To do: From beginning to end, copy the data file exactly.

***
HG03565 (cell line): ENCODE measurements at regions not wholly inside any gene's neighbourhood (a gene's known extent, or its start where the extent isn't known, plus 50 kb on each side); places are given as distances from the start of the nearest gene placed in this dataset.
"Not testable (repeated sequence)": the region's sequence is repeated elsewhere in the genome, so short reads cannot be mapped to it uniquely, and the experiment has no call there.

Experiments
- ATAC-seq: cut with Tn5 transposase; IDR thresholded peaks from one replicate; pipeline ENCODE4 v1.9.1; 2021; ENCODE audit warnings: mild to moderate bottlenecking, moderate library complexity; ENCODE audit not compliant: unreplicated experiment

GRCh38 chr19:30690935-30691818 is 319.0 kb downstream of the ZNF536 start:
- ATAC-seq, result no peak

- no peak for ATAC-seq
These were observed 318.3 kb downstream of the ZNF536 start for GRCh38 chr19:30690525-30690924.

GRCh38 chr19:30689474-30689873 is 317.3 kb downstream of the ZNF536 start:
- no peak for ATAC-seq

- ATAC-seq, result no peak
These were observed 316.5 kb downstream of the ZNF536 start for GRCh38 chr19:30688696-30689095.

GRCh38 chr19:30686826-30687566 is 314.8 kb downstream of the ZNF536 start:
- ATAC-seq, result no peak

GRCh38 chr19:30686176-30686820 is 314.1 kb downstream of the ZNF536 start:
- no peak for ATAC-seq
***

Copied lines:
HG03565 (cell line): ENCODE measurements at regions not wholly inside any gene's neighbourhood (a gene's known extent, or its start where the extent isn't known, plus 50 kb on each side); places are given as distances from the start of the nearest gene placed in this dataset.
"Not testable (repeated sequence)": the region's sequence is repeated elsewhere in the genome, so short reads cannot be mapped to it uniquely, and the experiment has no call there.

Experiments
- ATAC-seq: cut with Tn5 transposase; IDR thresholded peaks from one replicate; pipeline ENCODE4 v1.9.1; 2021; ENCODE audit warnings: mild to moderate bottlenecking, moderate library complexity; ENCODE audit not compliant: unreplicated experiment

GRCh38 chr19:30690935-30691818 is 319.0 kb downstream of the ZNF536 start:
- ATAC-seq, result no peak

- no peak for ATAC-seq
These were observed 318.3 kb downstream of the ZNF536 start for GRCh38 chr19:30690525-30690924.

GRCh38 chr19:30689474-30689873 is 317.3 kb downstream of the ZNF536 start:
- no peak for ATAC-seq

- ATAC-seq, result no peak
These were observed 316.5 kb downstream of the ZNF536 start for GRCh38 chr19:30688696-30689095.

GRCh38 chr19:30686826-30687566 is 314.8 kb downstream of the ZNF536 start:
- ATAC-seq, result no peak

GRCh38 chr19:30686176-30686820 is 314.1 kb downstream of the ZNF536 start:
- no peak for ATAC-seq